Studying the epidemiology of rheumatoid arthritis in Israel: Methodological considerations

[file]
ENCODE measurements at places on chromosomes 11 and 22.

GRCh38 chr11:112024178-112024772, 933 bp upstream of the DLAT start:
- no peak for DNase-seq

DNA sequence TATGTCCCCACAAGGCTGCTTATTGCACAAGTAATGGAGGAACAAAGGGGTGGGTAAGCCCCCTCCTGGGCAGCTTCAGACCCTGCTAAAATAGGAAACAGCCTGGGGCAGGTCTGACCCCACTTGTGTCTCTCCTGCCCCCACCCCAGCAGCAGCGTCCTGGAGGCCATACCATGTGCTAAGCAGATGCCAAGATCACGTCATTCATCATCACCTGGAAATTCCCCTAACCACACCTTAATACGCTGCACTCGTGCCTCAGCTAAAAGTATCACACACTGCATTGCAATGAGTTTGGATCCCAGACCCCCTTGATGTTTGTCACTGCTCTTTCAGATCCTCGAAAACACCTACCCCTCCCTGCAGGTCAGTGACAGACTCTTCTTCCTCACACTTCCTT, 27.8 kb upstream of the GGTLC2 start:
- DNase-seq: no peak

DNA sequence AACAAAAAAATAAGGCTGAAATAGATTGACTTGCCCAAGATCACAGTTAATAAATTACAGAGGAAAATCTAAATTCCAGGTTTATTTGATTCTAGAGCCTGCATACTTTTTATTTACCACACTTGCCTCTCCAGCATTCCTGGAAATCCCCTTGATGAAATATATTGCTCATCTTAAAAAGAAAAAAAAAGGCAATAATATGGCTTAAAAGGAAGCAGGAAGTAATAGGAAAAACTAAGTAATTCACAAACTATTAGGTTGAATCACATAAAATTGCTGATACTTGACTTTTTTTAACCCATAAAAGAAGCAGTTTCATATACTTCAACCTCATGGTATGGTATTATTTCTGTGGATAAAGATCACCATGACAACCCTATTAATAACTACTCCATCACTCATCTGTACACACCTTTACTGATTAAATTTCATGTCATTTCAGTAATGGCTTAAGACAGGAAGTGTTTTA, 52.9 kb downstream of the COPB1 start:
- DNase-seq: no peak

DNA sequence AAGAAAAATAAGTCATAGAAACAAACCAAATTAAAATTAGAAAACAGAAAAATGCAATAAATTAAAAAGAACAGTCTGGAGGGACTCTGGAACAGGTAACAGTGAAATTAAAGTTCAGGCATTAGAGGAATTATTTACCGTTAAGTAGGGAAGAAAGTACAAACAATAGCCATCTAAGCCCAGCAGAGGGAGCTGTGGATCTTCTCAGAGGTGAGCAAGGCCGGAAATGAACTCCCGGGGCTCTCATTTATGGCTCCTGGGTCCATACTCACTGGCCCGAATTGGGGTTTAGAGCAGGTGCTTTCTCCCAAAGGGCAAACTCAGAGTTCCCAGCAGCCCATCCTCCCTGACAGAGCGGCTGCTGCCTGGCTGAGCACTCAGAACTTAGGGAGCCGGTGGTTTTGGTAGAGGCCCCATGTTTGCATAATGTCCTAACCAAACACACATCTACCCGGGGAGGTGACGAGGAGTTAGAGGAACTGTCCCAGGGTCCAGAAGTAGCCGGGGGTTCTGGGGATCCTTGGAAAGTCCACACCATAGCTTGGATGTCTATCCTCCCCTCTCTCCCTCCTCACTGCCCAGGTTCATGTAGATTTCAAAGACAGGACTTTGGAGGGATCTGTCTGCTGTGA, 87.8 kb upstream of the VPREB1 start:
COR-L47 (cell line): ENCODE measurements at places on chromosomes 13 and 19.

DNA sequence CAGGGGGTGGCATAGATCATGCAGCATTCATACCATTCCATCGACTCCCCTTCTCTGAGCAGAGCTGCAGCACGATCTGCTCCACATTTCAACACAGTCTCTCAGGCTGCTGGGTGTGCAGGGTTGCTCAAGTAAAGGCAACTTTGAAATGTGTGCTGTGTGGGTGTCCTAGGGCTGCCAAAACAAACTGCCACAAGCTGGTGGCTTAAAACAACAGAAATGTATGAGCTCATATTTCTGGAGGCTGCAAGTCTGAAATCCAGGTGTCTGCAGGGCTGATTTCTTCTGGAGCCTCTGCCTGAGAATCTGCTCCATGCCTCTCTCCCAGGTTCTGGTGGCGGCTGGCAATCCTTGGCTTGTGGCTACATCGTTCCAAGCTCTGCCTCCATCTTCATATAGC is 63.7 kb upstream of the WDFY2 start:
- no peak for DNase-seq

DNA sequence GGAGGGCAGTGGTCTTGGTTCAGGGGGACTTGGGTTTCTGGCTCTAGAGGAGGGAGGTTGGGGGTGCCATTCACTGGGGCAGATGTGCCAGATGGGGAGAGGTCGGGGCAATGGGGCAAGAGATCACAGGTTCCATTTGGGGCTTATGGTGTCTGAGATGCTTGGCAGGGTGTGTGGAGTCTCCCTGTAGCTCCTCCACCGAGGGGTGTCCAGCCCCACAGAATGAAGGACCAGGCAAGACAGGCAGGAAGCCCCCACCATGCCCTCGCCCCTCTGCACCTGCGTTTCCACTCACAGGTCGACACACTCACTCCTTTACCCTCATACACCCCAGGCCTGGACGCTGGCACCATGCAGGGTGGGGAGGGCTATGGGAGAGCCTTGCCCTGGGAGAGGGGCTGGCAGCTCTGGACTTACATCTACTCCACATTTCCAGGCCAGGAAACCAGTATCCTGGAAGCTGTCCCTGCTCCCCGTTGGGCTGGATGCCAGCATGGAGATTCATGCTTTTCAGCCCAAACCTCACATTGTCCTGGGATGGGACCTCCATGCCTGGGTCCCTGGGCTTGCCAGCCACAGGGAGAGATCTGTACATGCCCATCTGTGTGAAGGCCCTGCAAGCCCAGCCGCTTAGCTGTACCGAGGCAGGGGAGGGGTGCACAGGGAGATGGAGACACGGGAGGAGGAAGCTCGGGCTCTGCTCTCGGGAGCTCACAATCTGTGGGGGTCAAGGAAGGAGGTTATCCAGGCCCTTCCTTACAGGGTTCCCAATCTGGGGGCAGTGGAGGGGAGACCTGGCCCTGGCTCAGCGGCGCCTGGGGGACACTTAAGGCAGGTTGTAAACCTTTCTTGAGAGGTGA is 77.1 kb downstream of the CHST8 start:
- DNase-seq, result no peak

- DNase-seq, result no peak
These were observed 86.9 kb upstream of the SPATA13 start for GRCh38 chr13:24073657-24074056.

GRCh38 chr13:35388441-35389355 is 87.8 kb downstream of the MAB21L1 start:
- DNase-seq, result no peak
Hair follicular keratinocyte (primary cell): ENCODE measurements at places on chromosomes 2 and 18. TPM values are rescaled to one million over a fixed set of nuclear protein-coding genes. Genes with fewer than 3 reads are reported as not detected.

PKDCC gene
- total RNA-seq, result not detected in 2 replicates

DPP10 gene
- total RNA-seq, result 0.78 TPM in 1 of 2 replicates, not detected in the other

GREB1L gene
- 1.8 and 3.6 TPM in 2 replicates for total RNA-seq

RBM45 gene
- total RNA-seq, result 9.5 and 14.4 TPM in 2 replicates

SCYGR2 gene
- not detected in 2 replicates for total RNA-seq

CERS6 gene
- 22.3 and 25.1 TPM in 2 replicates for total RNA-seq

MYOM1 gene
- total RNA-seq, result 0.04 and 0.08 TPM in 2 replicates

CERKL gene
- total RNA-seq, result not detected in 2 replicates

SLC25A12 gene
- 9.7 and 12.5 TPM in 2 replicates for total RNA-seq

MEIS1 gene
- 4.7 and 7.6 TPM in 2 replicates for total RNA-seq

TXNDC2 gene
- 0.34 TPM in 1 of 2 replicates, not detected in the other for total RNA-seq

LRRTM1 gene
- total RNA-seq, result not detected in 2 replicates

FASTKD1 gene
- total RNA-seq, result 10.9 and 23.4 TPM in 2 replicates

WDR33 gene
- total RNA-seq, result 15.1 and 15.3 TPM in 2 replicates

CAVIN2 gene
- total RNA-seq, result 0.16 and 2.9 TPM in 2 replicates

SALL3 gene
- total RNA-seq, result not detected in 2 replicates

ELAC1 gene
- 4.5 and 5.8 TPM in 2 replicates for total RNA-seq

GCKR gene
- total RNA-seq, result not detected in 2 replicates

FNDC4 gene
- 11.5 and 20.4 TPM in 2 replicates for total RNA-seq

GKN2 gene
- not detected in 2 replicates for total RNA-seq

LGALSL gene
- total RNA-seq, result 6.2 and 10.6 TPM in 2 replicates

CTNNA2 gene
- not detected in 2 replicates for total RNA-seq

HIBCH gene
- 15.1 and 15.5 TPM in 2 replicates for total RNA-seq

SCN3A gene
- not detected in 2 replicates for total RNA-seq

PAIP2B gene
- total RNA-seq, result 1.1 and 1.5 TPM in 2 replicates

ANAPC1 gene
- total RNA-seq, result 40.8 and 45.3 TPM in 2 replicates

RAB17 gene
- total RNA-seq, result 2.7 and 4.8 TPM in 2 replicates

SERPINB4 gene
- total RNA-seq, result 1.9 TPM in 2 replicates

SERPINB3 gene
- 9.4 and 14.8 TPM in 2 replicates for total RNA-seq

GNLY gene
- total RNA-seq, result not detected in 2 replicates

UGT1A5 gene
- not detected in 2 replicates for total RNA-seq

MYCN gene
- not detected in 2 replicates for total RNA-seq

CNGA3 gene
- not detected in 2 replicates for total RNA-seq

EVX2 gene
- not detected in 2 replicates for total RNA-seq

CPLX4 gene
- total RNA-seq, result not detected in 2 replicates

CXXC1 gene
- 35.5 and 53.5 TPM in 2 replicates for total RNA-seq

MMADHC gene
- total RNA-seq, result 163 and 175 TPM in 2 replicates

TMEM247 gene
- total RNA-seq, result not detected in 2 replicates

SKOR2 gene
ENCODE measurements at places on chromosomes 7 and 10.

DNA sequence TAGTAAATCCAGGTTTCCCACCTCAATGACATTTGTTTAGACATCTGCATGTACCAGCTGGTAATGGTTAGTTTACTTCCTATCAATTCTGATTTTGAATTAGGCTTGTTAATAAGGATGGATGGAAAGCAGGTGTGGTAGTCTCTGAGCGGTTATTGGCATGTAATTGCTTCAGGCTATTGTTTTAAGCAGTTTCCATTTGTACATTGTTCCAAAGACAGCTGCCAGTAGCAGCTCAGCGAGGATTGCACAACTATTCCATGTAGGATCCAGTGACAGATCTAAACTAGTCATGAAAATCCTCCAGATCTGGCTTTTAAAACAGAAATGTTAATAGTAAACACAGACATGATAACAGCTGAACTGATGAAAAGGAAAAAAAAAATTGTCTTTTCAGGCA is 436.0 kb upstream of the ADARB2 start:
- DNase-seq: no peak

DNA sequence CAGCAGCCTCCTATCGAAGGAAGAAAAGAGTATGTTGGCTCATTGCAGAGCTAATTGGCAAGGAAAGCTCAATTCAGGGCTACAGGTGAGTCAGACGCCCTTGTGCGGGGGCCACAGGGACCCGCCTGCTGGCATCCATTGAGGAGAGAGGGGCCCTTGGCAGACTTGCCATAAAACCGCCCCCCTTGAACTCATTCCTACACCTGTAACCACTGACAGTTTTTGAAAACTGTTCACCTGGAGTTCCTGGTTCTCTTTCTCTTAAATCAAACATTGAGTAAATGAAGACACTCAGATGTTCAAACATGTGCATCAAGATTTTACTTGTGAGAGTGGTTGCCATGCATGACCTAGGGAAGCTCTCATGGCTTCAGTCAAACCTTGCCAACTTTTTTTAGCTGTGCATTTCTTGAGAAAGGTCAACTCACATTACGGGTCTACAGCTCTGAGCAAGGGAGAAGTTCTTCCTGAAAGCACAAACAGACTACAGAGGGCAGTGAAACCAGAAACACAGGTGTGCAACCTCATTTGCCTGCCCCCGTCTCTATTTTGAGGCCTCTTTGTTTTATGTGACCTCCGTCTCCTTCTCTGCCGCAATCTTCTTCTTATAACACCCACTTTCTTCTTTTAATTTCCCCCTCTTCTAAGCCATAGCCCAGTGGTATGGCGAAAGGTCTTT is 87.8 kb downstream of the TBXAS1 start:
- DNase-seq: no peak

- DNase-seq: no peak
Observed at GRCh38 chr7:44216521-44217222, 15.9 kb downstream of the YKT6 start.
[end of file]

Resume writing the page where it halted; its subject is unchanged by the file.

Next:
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<ul><li><p>Studying the Epidemiology of Rheumatoid Arthritis in Israel : Methodological Considerations </p><p>Bg J. H. ABRAMSON, E. ADLER, S. BEN HADER, ZIPORA ELKAN, K. R. GABRIEL AND MIRIAM WAHL </p><p>The outline of the epidemiological study of rheumatoid arthritis in the Western region of Jerusalem (population about 14,000, interview sample about 8,000, examination sample about 2,000), is given. The semantic difficulties, reli- ability of diagnostic criteria, evaluation of x-ray pictures, validity of Rh. A. in- dex with regard to cultural, social and ethnical background, and its special significance within the population of Israel, influence of non-response to inter- view and/or examination on statistical results, and repeated examinations of a part of the sample in a remittant chronic disease like rheumatoid arthritis, are dis- cussed. The relatively large number of the sample in this present study may render possible to overcome the many pitfalls involved. </p><p>Es presentate un plano general del studio epidemiologic de arthritis rheumatoide in le region del west de Jerusalem (popu- lation circa 14.000, gruppo de interview circa 8.000, gruppo de examine circa 2.000). Es discutite le difficultates se- mantic, le fidelitate del criterios diag- nostic, le evalutation del radiogrammas, le validitate del indice de arthritis rheu- matoide con respecto a1 ambiente cul- tural, social, e ethnic e su signification special intra le population de Israel, le inflnentia super le resultatos statistic de non-responsa a1 interview e/o a1 exam- ine, e le influentia de repetite examines de un parte del gruppo in un remit- tente morbo chronic como arthritis rheu- matoide. Forsan le relativemente grande numero del population specimen in le presente studio va facer possibile le su- peration del multe obstaculos que es implicate. </p><p>HERE IS A GROWING recognition of the potential contribution of T epidemiological studies to an understanding of rheumatoid arthritk6 Such studies unfortunately present considerable difficulties. The purpose of the present paper is to review a number of methodological considerations, illustrated by problems encountered in the planning and first nine months of operation of a study of the epidemiology of the disease in Israel. </p><p>The Israel study was commenced in 1962,' with two initial aims: to study the epidemiology of the condition in a part of Jerusalem (the western region of the city, with a population of about 14,000); and in so doing, to establish the methodology for an investigation extending beyond this study area. </p><p>Estim nting Prevalence It is recognized that hospitaI and other service records provide an unsat- </p><p>isfactory picture of the occurrence of the diseasell and that the most accu- </p><p>From the Dapartiizents of Physical Alrtlicine rind Rrhahilitation, and of Social Medicine, Hebrew Ilniuersity-Hadasmh Medicnl School, and the Dcpnrtment of Statistics, Hebrew Uniuersity, Jemcsalem, Ismel. </p><p>*With the support of the U. S. Nat io~i~d Tnstitiitr of Hedth. The project is directed by Dr. E. Adler. </p><p>153 </p><p>ARTHRITIS AND RHEUMATISM, VOL. 7, No. 2 (APRIL), 1964 </p></li><li><p>154 ABRAMSON ET AL. </p><p>rate picture is one based on clinical examinations of a population or popula- tion sample. In view of the relatively low prevalence of the condition at a given time, however (27 cases of probable or definite disease per 1000 adults, on the basis of Pittsburgh findingsll), the examination sample re- quires to be large, and on a big scale this method is expensive or impractical. Accordingly, the use of screening procedures has been suggested as a basis for sampling, and study has been made of the use of interview methods in estimating prevalence. </p><p>An approach offering much promise, and the one which is being tested in the Israel study, is that proposed by Cobb and his associates. These work- ers found, in the Pittsburgh Arthritis Study, that positive replies to three questions (morning stiffness, a history of joint swelling, and a history of arthritis or rheumatism) comprised a useful index of rheumatoid arthrit- is.11j26 Of persons with probable or definite rheumatoid arthritis, 66 per cent had a positive index (sensitivity = 0.66); while of persons without the disease, only 5 per cent had a positive index (specificity = 0.95). The value of this index was subsequently confirmed in a further US. study.1 In the Pittsburg study, estimates of prevalence were based on the examination find- ings in those members of a random population sample whom it was possible to examine, and on the interview responses of other members, interpreted in the light of the relationships revealed in the first group between interview responses and examination findings.l* The present Israel study is based on the use of a similar method. </p><p>It can however not be assumed that the validity of interview questions is the same in different populations. Our early findings in fact suggest that both the sensitivity and the specificity of the index of rheumatoid arthritis are lower in Jerusalem than in Pittsburgh. To take but one factor, the literal Hebrew translation of arthritis has for years been used, by laymen and many doctors in Israel, as a synonym for rheumatic fever, as well as for many cther conditions. This may affect the meaning of the reply to the question Have you ever had arthritis or rheumatism?. Because of such doubts, the first phase of this investigation has been planned to include a study, in a region of Jerusalem, of the validity of interview responses. The inquiry is based on interviews with as many as possible of the adult residents of the area, who are then stratified according to their responses, and on the sub- sequent clinical examination of a random sample within each stratum. Four questions are used-the three used by Cobb et al., and one other (difficulty in making a fist). </p><p>Diugnosing the Disease With a disease which, in its milder and less typical forms, presents so </p><p>much diagnostic uncertainty, it is only by the use of uniform criteria that results can be obtained which are at all comparable with those of other studies. In the Israel study, rigid use is being made of the diagnostic criteria for rheumatoid arthritis prepared by the American Rheumatism Association (1958 revisionz3). The diagnosis depends on the number of these criteria </p></li><li><p>EPIDEMIOLOGY OF RHEUMATOID ARTHRITIS IN ISRAEL 155 </p><p>present, and on the absence of evidence of other specified disorders, such as rheumatic fever and acute infectious arthritis. </p><p>However, the use of the A.R.A. criteria presents difficulties. For one thing, they are not absolutely valid: there are cases whom most clinicians would consider definite rheumatoid arthritis which do not meet the criteria, and there are some cases which meet the criteria but which most clinicians would not consider to be rheumatoid arthritk7J2 This leaves the door open for a possible tendency to use the criteria only for confirmation of a positive clini- cal diagnosis, rather than as the sole basis for the diagnosis. In order to guard against this possibility, we have insisted that the absence or presence of each diagnostic criterion be systematically recorded in each case; and further, that the clinicians case history must not precede the physical exami- nation. </p><p>Unfortunately too, although the use of the A.R.A. criteria reduces inter- observer variation, it cannot completely exclude such variation. There has, for example, been shown to be considerable observer variation in interpret- ing the radiological signs16 which comprise one of the criteria. Similar con- siderations may well apply to the criteria which depend on clinical observa- tion and judgment, such as pain on motion, joint tenderness and swelling. </p><p>There is, in addition, one important criterion, morning stiffness, the ap- praisal of which depends on subjective factors on the part of both clinician and patient. Kellgren and Lawrence found a wide difference between physi- cians in their records of morning stiffness in the same indi~idua1s.l~ The Jerusalem study gives similar evidence of the role played by subjective fac- tors: a comparison of the interview data with the clinical records of the first 758 persons examined shows that of the 324 persons who answered Yes to the interview question Do you wake up with stiffness or aching in your joints or muscles?, only 19 per cent were recorded by the clinician as hav- ing definite morning stiffness; of 434 persons who answered No to the interview question, 1 per cent were recorded as having the symptom. The use of these interview responses instead of the clinical data, in making the diagnosis, would considerably raise the estimate of the prevalence of proba- ble or definite rheumatoid arthritis. </p><p>Observer variation of this sort may be of considerable importance. It is noteworthy that in the first comparative investigation of two populations to use the A.R.A. criteria, it was found necessary to make a comparative study of readings of the same x-ray plates by the investigators in the two s t u d i e ~ . ~ Similarly, in a study of seven North European communities, where the prevalence of rheumatoid arthritis in one area was shown to be higher than in the others (using the A.R.A. criteria), a decision could not be reached as to whether this was or was not a reflection of inter-observer variation in the clinical appraisal.lg </p><p>Of the four other A.R.A. criteria for the diagnosis of probable or definite rheumatoid arthritis, three, which depend on examinations of synovial fluid, synovial membrane, and biopsy of a subcutaneous nodule, respectively, are of little value in a population study; the other criterion is a positive aggluti- </p></li><li><p>156 ABRAMSON ET AL. </p><p>nation test. The agglutination tests being used in the Israel study are two tests for the rheumatoid factor, the Rose-Waaler ( sensitized sheep cell agglutination) and latex fixation tests, the validity of which has been studied among Jerusalem patients.24 While the A.R.A. proposals leave room for varia- tion both in the selection of tests and in the choice of critical titres, this is of relatively little moment. Laboratory methods can be easily defined, and their reliability measured. </p><p>Unfortunately, serological tests can only partly replace diagnoses in a study of this sort. More objective though they may be, there is ample evidence that they may be measuring something different. It has been shown that differ- ences (e.g. between the sexes) in the prevalence of the disease may not be reflected in similar serological differences1 Studies of the epidemiology of the rheumatoid factor have however already contributed to our under- standing of the disease, and must form an intrinsic part of a prevalence study of this sort. </p><p>Sampling: Problems of Non-response In deciding on sampling ratios for the seletcion of subjects for examina- </p><p>tion, it was necessary to take into account not only the need for reliable estimates of prevalence, but also the need to find sufficient cases of the disease to enable estimates to be made of the sensitivity of the screening questions as indicators of the disease. The suggestion that sensitivity should be evaluated in a clinic sample rather than in a population sample? was rejected, on the grounds that rheumatoid arthritics attending clinics tend to manifest the more severe forms of the disease-the proportion of cases with various signs and symptoms tend to be high, and as a result estimates of sensitivity are high; this is shown by the comparative figures cited by Ropes et a1.22 </p><p>The problem of non-response is unavoidable in studies of this sort. It is however hoped that it will not loom unduly large in the Jerusalem study, as the work is being carried out in close association with a well-established Health Centre of the Department of Social Medicine, which has established extremely good accord with the population. In order to assess the representa- tiveness of the interview sample, we are endeavoring to obtain at least a modicum of information about persons who are not available for interview, or refuse to be interviewed. As far as bias in the examination sample is concerned, estimates of prevalence will, as indicated above, be based both on the examination findings in respondents, and on the interview findings in non-respondents. This method assumes, however, that the prevalence of the disease is the same among persons who refuse to be examined, as it is among persons who give the same number of positive replies to the inter- view questions but who agree to be examined. This may not necessarily be so. In the Pittsburgh study, it was found that a history of arthritis or its manifestations was considerably commoner among persons who were ex- amined than among those who were not examined.8 It is not inconceivable that, even among persons giving the same number of positive replies, those with rheumatoid arthritis will be more likely to agree to examination. It is hoped to obtain some light on this by comparing persons who have shown </p></li><li><p>EPIDEMIOLOGY OF RHEUMATOID ARTHRITIS IN ISHAEL 157 </p><p>differing degree of reluctance to be cxamined, as measured by the number of broken appointments. </p><p>In the circumstances of this study, a high non-response rate was antici- pated for radiological examinations, as such examinations could not be done at the same time or place as the physical examination. For this reason, it was decided to perform radiological examinations not as a routine, but only where it was apparent from the other findings that they would be crucial for the establishment of the diagnosis, or where rheumatoid arthritis had been diagnosed on other grounds. </p><p>Studying the Correlates of Rheumatoid Arthritis The main value of studies of the prevalence of rheumatoid arthritis lies </p><p>in the light they may cast on the correlates of the disease-in particular, on its differing prevalence in differing groups, defined on the basis of various biological, social and cultural characteristics. As Scotch and Geiger have pointed out, there is a great need for studies of such basic epidemiological variables as ethnic group, occupation, and social class, to which investigators of rheumatoid arthritis have paid relatively little attention.'? The difficulty in comparing the findings of studies by different investigators makes it es- pecially important that comparisons oi various groups should be planned as an intrinsic part of prevalence studies. </p><p>Ideally, this should be done on the basis of examination findings. How- ever, the size of the examination sample will not usually permit the study of more than a very few variables in this way. </p><p>To meet this problem, Cobb and his associates have proposed that the index of rheumatoid arthritis, based on interview data, be used for this purpose,"j and have in fact been able, by using the index, to demonstrate relationships with education, occupation, parity, divorce, and other varia- bles.jJ0J8 For this reason, and in order to allow for the consideration of as many varia...</p></li></ul>